Stainback’s current research explores gender workplace inequality across avariety of dimensions (e.g., wages, hiring and turnover, managerial attainment, executive and board of director gender composition) in several different national contexts. At the heart of this research is the question: what works in reducing gender inequality in work organizations? Stainback centers on two broad types of general explanations: (1) those linked to gender representation (e.g., women in corporate governance) and (2) those linked to organizational policies and practices (e.g., diversity statements and committees, monitoring practices). Beyond these specific foci, Stainback is also interested in diffusion processes of representation and policies and practices across organizations, including the role of industrial context and interlocking board positions. Stainback’s research agenda draws on general organizational theory, gender theory, and social psychology to generate and test theoretical expectations. The goal of using various datasets across studies is to better understand the factors that are general across national contexts and those that are unique to a country’s history. For example, some countries have legislated gender quotas for corporate boards (Norway), some have set non-binding gender targets (Australia, United Kingdom), and others have taken a more laissez-faire approach (United States). The primary motivation for this research is to generate knowledge that can be used to create more equitable and inclusive workplaces.

Robin Stryker

Project One:  Political Incivility, Media and Political Polarization

Funding Source: University of Arizona (home of the National Institute for Civil Discourse)

Other Investigators: Bethany A. Conway (Cal-Poly), Shawn Bauldry. Graduate students: Vasundhara Kaul, Morgan Leever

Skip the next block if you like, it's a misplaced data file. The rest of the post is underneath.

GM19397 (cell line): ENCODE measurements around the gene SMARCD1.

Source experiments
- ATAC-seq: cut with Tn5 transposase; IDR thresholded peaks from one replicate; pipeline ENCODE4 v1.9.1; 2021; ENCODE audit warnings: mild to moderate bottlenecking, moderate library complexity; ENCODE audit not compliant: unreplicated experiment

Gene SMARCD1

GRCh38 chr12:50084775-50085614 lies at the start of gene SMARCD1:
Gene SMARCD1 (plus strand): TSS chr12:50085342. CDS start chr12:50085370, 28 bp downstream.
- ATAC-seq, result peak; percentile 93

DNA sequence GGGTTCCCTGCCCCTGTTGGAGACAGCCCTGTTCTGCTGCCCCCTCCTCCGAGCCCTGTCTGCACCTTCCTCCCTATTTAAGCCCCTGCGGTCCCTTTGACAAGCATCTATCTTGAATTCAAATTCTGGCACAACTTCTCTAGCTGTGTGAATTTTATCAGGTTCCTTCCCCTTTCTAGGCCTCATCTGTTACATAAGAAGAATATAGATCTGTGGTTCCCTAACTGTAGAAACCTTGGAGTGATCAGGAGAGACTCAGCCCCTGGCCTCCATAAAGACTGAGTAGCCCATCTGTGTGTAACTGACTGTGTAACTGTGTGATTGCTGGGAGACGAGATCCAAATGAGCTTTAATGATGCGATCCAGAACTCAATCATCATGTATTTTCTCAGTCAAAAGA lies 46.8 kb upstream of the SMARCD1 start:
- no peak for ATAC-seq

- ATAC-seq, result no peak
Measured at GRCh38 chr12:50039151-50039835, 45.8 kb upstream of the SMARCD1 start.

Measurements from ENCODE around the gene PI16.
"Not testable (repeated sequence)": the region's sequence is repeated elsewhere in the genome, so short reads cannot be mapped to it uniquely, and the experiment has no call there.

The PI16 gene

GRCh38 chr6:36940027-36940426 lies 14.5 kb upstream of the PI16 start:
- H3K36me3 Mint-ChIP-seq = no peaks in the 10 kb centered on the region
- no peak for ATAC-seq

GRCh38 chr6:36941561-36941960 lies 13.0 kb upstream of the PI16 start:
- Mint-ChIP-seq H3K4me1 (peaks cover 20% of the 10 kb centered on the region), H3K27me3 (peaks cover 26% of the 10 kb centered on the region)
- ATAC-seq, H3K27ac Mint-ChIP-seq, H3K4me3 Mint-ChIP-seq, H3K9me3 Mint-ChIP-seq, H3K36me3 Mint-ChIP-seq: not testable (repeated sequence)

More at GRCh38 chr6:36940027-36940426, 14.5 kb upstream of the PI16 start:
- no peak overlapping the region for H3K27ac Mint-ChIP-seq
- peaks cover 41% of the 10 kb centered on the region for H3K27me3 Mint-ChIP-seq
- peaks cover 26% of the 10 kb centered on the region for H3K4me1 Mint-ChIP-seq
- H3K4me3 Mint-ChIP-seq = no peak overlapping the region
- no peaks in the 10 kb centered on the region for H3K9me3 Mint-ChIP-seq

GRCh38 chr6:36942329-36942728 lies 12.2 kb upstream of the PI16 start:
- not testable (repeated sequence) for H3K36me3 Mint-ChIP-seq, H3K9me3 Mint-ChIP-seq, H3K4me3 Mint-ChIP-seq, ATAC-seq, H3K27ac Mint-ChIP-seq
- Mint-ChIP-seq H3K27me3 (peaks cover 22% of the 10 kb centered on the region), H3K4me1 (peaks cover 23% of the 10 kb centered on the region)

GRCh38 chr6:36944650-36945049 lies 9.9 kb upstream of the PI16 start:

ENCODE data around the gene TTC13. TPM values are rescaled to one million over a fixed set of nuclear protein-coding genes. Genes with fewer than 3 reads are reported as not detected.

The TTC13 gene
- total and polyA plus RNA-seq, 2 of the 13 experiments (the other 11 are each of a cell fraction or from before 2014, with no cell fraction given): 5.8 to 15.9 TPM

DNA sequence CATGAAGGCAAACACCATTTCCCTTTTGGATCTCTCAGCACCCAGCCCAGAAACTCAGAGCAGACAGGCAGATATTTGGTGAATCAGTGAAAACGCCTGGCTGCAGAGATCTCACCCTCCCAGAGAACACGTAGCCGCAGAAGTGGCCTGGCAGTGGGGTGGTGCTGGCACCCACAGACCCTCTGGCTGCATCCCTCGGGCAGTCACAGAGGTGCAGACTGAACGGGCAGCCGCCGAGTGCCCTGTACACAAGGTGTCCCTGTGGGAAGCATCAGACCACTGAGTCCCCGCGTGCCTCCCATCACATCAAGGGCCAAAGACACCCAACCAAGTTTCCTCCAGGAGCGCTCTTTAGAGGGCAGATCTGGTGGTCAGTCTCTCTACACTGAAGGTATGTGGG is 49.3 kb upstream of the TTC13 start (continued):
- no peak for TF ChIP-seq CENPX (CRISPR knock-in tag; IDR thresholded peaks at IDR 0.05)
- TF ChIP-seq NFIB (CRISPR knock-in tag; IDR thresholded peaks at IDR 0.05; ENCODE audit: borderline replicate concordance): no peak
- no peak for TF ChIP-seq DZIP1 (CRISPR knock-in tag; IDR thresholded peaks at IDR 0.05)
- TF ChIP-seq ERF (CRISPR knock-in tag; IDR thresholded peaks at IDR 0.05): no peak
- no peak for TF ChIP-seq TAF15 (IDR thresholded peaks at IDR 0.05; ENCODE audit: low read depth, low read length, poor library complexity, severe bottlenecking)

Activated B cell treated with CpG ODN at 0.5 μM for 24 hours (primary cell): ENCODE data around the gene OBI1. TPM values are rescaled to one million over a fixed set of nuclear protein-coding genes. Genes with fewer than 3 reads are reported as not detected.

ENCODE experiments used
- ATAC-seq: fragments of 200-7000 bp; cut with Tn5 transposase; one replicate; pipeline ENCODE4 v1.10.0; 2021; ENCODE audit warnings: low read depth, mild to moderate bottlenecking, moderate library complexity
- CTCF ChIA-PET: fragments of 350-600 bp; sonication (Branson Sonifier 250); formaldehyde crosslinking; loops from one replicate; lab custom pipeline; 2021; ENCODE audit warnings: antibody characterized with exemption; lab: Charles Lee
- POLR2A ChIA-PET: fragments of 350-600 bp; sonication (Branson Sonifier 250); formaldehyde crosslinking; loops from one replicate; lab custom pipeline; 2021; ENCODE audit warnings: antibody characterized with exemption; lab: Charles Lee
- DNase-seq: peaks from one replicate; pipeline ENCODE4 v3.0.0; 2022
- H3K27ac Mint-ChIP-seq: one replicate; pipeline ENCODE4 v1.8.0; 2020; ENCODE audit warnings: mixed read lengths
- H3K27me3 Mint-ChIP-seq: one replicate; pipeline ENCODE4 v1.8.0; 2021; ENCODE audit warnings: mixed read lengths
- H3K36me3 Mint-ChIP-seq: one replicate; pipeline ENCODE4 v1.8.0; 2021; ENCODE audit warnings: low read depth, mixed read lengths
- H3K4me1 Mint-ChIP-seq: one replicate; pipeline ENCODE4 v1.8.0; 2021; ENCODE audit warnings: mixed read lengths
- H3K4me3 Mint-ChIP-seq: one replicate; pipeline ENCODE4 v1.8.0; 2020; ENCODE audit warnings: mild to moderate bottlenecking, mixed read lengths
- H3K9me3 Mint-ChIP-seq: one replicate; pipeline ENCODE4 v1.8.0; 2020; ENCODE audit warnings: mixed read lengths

Data Sources:  Organization-level datasets from several different countries. Current projects include studies of organizations in Australia, the United Kingdom, South Korea, and the US.

Methods:  experiments, survey, quantitative measurement and modeling


Project investigates Americans’ perceptions of political incivility and how those perceptions are shaped by various respondent characteristics, and characteristics pertaining to incivility’s source and context; project combines theories of partisan-based motivated reasoning, social identity theory (SIT) and identity theory (IT) to explain patterns found. Project has graduate student and former graduate student co-authors, multiple manuscripts in process, and publications in such journals as Communication Monographs and Journal of Broadcasting and Electronic Media.

Project Two: Employment Discrimination Law, Politics and Inequality

Funding Source: National Science Foundation

Other Investigators: Nicholas Pedriana (University of Wisconsin), Heidi Reynolds-Stenson (University of Colorado-Pueblo), Krista Frederico (Catalyst), Olivia Neff, graduate student

Data Sources: Original in-depth interviews, various secondary sources, human resource journals, and various public and non-public primary documents.  The latter include federal judicial opinions, legislative history documents for Title VII of the Civil Rights Act of 1964, the Equal Pay Act of 1963, and Executive Order 11246, reports and memoranda from the Equal Employment Opportunity Commission, the Department of Labor’s Office of Federal Contract Compliance, and the Civil Rights Commission.

Methods: historical-comparative, case-oriented narrative and comparative methods, content/discourse analysis, analysis of political-cultural framing


Project investigates how the social and behavioral sciences are used in federal employment discrimination law in the United States, how politics (including the politics of science) shapes employment discrimination law, and consequences for social inequalities, including those of race and gender. Project has graduate student and former graduate student co-authors; has led to publications in such journals as the American Journal of Sociology, Law & Social Inquiry, Sociological Methods and Research, L’Année Sociologique, and the Annual Review of Law & Social Science, and to scholarly awards from various sections of the American Sociological Association.

J. Jill Suitor

Project: Within-Family Differences Study

Funding: National Institute on Aging (2001-2005, 2007-2014, & 2019-2021)

Other Investigators:  Megan Gilligan, HDFS, Iowa State University

Data Sources: Original quantitative and qualitative data have been collected from grandparents, adult children, and adult grandchildren in 550 families using a combination of in-person and telephone interviews with grandparents and adult children, and telephone interviews and online surveys with adult grandchildren.

Methods:  Convergent mixed-methods, multilevel regression modeling, contextual qualitative analyses